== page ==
According to estimates, in the year 2000 the maternal mortality rate due to pregnancy-related complications was 400 for every 100,000 live births. The highest rate was recorded in Africa: 830 pregnancy and birth-related deaths!. Over 99% of deaths in childbirth in 2005 occurred in developing countries. Half of these occurred in sub-Saharan Africa: some 265,000. About 20% of the diseases amongst children under five are related to the poor health and nutrition of their mothers, as well as, the lack of quality of care during pregnancy and the first days of life of the newborn babies. About 8 million babies die before or after birth or in the first week of life every year.
Children who suffer the tragic loss of their mothers are 10 times more likely to die during the first two years following that loss than other children who still have their mothers. Maternal care is irreplaceable during the early years of a child.

  

Remar takes responsibility for the operating costs of the medical centre and delivery room (medicines, staff, electricity, water, administration, communications, transport, local staff, etc.) Besides this, the direct costs of human resources will be absorbed by the local Association: both the expenses of the full-time volunteers, who work as managers and monitors in the community homes, whose living costs are covered by Remar, and the salaries of the paid staff.
The project is located at the Remar property of KOSSODO, BURKINA FASO, is already home to children, adolescents and mothers participating in the care programme there. Kossodo is a purchased property where there are already 9 homes for children built, and a free meals centre catering for 200 low-income people in the area. There are also plans to build approximately 50 houses, each to be equipped with sanitary facilities and dormitories. Already operative, we have a day-care centre for the youngest children, a nursery school, an industrial laundry, an administrative office and a primary health centre. This centre has received government permission to treat patients, and will do so on a 24x 7 basis.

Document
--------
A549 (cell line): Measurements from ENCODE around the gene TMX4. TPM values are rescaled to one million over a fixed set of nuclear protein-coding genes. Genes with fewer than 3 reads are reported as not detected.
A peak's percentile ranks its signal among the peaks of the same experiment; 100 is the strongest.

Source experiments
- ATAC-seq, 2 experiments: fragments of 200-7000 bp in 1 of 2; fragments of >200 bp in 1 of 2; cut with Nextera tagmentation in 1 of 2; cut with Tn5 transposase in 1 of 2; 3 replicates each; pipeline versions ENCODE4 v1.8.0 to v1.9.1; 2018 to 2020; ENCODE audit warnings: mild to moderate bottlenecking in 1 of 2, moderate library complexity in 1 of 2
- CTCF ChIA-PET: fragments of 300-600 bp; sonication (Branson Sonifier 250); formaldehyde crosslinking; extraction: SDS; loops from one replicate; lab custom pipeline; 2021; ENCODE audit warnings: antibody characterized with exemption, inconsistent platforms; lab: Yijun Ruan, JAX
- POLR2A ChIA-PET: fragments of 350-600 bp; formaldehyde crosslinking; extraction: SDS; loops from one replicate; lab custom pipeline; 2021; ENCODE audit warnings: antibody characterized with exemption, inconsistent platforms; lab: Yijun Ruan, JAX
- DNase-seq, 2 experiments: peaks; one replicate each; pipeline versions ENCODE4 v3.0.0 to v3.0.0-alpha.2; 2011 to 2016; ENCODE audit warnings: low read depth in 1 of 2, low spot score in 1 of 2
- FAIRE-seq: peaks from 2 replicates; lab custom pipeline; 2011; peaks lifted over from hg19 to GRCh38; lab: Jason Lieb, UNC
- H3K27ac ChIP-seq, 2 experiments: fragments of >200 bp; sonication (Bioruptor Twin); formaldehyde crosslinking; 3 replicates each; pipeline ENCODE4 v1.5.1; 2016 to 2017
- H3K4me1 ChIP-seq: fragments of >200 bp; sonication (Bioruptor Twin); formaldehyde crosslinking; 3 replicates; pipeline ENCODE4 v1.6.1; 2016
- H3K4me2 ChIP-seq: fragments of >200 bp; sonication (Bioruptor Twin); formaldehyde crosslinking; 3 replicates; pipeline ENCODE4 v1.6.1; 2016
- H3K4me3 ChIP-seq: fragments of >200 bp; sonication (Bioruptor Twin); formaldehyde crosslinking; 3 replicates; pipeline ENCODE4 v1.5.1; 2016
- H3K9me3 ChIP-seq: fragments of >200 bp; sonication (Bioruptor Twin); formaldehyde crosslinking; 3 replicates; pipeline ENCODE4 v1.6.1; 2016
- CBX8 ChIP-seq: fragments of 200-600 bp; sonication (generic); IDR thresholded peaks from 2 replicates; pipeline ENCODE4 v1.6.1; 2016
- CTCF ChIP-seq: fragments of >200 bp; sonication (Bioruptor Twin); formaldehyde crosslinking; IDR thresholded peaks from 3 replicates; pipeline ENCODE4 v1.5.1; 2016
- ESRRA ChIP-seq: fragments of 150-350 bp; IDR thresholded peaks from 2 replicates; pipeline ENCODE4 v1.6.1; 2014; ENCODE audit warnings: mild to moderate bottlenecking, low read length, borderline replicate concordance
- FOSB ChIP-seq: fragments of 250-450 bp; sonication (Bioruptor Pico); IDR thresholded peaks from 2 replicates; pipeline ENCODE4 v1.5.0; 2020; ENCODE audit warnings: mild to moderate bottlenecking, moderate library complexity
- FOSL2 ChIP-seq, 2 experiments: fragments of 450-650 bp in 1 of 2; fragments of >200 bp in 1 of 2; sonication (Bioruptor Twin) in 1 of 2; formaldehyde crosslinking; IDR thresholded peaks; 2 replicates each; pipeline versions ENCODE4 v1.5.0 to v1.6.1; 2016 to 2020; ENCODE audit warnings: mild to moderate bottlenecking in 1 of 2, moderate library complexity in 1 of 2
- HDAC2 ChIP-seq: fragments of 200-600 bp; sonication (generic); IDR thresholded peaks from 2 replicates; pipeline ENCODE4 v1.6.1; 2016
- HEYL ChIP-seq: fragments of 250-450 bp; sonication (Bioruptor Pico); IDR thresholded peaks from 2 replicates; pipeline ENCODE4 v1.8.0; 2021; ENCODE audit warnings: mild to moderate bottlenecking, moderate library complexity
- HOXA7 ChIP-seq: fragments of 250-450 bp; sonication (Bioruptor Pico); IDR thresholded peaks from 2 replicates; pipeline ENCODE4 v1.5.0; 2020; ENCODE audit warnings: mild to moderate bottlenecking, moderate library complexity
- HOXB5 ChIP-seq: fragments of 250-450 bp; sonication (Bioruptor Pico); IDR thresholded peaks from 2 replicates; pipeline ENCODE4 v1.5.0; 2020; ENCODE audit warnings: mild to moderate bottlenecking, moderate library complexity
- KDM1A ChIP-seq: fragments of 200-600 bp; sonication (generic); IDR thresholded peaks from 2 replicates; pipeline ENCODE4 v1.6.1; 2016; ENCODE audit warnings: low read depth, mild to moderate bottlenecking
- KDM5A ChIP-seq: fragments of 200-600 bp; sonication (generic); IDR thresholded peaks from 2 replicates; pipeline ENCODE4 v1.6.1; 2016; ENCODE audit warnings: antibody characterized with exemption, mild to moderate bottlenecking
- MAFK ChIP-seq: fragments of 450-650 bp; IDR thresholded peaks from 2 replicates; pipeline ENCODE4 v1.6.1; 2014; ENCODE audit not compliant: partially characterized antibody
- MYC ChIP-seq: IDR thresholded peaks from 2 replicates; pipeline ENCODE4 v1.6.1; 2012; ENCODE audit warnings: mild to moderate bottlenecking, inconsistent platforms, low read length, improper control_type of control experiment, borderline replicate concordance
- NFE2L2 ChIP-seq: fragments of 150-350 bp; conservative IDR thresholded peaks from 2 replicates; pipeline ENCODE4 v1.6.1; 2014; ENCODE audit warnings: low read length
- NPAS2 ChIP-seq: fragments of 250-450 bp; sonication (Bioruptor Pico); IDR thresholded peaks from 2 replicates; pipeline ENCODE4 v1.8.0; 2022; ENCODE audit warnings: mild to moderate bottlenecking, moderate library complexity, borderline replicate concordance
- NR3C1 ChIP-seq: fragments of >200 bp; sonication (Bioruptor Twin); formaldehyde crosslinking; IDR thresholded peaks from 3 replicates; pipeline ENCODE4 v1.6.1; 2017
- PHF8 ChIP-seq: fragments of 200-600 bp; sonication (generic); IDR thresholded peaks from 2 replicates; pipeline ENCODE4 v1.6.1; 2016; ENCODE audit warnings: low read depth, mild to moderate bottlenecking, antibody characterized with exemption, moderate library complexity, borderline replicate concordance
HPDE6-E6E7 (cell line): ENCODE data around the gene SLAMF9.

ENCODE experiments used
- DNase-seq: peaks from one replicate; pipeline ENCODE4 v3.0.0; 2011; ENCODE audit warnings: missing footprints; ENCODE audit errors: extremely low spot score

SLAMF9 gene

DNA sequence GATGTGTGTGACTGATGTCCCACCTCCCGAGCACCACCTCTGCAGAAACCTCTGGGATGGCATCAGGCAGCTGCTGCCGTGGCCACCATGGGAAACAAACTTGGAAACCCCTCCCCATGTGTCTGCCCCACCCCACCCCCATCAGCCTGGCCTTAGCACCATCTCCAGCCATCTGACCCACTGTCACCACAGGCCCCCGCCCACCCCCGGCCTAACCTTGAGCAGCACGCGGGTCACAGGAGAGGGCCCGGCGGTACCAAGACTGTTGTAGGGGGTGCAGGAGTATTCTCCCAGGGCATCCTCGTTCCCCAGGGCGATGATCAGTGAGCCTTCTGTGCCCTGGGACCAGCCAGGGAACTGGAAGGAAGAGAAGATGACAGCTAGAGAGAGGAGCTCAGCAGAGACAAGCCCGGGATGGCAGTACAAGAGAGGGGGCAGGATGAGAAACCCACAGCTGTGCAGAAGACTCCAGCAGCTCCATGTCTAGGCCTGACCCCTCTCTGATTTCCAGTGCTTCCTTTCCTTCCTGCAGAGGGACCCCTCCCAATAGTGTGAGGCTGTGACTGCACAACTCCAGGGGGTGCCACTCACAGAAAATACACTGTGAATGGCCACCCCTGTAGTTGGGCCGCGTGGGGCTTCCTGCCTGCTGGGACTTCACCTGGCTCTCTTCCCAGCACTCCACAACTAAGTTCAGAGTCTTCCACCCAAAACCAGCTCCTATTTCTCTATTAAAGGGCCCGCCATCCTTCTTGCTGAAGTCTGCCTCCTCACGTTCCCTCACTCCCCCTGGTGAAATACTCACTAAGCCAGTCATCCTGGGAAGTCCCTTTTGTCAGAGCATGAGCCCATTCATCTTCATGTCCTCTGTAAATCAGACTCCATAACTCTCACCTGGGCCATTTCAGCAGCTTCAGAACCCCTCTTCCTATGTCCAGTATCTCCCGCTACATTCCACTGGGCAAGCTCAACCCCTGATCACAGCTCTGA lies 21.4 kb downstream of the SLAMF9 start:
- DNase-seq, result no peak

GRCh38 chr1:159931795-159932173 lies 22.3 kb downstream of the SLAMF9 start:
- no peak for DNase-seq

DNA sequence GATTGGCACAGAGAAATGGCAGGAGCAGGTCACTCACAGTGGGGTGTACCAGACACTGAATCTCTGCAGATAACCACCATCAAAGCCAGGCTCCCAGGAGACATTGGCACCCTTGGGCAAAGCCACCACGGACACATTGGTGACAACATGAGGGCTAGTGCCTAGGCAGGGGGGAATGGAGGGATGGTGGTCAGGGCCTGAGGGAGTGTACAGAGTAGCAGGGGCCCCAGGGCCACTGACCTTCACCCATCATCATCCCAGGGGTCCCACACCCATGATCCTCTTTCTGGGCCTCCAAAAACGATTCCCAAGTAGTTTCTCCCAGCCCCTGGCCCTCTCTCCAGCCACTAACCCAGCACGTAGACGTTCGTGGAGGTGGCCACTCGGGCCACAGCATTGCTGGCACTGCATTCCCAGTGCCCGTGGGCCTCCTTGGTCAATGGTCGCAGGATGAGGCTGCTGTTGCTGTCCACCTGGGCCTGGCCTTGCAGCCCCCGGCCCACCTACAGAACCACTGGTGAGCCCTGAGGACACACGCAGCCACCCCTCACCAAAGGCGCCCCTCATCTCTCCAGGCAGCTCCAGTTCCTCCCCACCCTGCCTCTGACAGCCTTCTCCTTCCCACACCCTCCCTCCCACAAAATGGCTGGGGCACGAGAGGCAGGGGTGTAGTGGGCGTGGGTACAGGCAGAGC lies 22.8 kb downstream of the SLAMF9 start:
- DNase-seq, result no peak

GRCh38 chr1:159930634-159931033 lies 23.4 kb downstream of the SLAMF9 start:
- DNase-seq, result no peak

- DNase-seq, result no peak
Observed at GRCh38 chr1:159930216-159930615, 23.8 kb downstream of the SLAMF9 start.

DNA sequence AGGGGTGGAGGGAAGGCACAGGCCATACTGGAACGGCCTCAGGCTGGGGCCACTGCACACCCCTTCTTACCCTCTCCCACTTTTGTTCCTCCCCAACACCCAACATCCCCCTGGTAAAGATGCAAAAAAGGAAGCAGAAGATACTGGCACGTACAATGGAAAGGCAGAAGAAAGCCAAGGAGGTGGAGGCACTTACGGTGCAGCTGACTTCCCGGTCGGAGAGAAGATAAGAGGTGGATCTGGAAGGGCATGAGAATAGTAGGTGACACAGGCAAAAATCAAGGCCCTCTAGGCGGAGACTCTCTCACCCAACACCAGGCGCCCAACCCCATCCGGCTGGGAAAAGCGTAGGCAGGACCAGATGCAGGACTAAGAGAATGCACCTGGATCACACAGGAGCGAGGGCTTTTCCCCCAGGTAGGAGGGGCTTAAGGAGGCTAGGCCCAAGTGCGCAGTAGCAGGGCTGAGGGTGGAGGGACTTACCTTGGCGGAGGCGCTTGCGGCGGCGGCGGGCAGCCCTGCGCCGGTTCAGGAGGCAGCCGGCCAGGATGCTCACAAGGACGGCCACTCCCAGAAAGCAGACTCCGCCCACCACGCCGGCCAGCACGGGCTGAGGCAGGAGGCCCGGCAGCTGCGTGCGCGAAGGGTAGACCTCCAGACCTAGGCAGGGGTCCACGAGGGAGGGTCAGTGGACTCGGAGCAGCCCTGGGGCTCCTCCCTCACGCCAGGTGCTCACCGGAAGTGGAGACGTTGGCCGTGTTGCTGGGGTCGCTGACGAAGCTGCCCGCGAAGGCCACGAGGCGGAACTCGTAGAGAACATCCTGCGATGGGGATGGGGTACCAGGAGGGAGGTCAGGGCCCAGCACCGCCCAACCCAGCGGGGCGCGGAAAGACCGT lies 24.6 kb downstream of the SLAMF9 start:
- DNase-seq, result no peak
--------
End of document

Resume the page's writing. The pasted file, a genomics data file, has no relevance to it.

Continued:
This project forms part of the NGO ́s response to the problems of young children and mothers in Burkina Faso, offering facilities for housing, care and protection, and also training for those in at-risk circumstances.
The REMAR project in Burkina Faso was recently visited by a delegation of the United Nations (UN) UNICEF program, who were very positively impressed by the effort and results there.



Specific results expected:

A better access to care, with more than 3,000 mothers being attended annually, in pregnancy, childbirth and the post-natal period. We plan to include the initiative in the mobile hospital, with a forecast of being able to help an additional 30% in this way. Mortality and its associated problems will be reduced, a key factor for the optimum development of the children, and also helping to reduce mortality amongst these infants.
We trust that the access given to the mothers to services which detect any complications, the availability of the health centre, and the specialised high-quality care given are actions that will help prevent delays in treatment, which is important in order to save the lives of the mothers and their new-born offspring.